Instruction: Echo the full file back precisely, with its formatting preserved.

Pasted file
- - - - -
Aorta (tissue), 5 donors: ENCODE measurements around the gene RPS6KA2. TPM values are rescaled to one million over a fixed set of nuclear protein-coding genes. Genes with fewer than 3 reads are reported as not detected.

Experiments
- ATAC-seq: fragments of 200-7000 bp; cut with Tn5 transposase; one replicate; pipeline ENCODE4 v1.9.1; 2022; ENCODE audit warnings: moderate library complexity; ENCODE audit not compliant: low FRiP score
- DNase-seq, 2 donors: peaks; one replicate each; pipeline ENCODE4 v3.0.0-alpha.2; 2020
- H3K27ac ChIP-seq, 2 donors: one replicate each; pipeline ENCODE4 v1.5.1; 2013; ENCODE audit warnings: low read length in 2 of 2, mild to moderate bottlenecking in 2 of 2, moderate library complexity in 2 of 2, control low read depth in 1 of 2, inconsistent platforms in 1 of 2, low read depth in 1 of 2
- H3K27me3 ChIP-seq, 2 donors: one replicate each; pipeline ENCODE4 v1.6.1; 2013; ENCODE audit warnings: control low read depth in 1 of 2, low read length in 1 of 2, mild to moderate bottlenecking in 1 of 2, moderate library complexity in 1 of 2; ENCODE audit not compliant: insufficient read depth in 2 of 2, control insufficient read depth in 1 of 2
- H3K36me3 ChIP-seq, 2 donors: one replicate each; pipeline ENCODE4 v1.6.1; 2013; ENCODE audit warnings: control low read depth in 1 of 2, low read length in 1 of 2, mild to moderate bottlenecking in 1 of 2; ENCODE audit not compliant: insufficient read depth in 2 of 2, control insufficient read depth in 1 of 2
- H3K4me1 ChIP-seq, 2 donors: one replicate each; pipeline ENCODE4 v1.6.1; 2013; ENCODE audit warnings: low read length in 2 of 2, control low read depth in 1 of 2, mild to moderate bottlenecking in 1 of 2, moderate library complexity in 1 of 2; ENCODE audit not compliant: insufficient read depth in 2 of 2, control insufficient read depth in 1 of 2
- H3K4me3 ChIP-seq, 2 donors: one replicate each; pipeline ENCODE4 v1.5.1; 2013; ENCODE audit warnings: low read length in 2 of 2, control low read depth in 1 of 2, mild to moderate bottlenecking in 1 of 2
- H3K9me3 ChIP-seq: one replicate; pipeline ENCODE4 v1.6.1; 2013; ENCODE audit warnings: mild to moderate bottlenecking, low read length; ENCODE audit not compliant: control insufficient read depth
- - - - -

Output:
Aorta (tissue), 5 donors: ENCODE measurements around the gene RPS6KA2. TPM values are rescaled to one million over a fixed set of nuclear protein-coding genes. Genes with fewer than 3 reads are reported as not detected.

Experiments
- ATAC-seq: fragments of 200-7000 bp; cut with Tn5 transposase; one replicate; pipeline ENCODE4 v1.9.1; 2022; ENCODE audit warnings: moderate library complexity; ENCODE audit not compliant: low FRiP score
- DNase-seq, 2 donors: peaks; one replicate each; pipeline ENCODE4 v3.0.0-alpha.2; 2020
- H3K27ac ChIP-seq, 2 donors: one replicate each; pipeline ENCODE4 v1.5.1; 2013; ENCODE audit warnings: low read length in 2 of 2, mild to moderate bottlenecking in 2 of 2, moderate library complexity in 2 of 2, control low read depth in 1 of 2, inconsistent platforms in 1 of 2, low read depth in 1 of 2
- H3K27me3 ChIP-seq, 2 donors: one replicate each; pipeline ENCODE4 v1.6.1; 2013; ENCODE audit warnings: control low read depth in 1 of 2, low read length in 1 of 2, mild to moderate bottlenecking in 1 of 2, moderate library complexity in 1 of 2; ENCODE audit not compliant: insufficient read depth in 2 of 2, control insufficient read depth in 1 of 2
- H3K36me3 ChIP-seq, 2 donors: one replicate each; pipeline ENCODE4 v1.6.1; 2013; ENCODE audit warnings: control low read depth in 1 of 2, low read length in 1 of 2, mild to moderate bottlenecking in 1 of 2; ENCODE audit not compliant: insufficient read depth in 2 of 2, control insufficient read depth in 1 of 2
- H3K4me1 ChIP-seq, 2 donors: one replicate each; pipeline ENCODE4 v1.6.1; 2013; ENCODE audit warnings: low read length in 2 of 2, control low read depth in 1 of 2, mild to moderate bottlenecking in 1 of 2, moderate library complexity in 1 of 2; ENCODE audit not compliant: insufficient read depth in 2 of 2, control insufficient read depth in 1 of 2
- H3K4me3 ChIP-seq, 2 donors: one replicate each; pipeline ENCODE4 v1.5.1; 2013; ENCODE audit warnings: low read length in 2 of 2, control low read depth in 1 of 2, mild to moderate bottlenecking in 1 of 2
- H3K9me3 ChIP-seq: one replicate; pipeline ENCODE4 v1.6.1; 2013; ENCODE audit warnings: mild to moderate bottlenecking, low read length; ENCODE audit not compliant: control insufficient read depth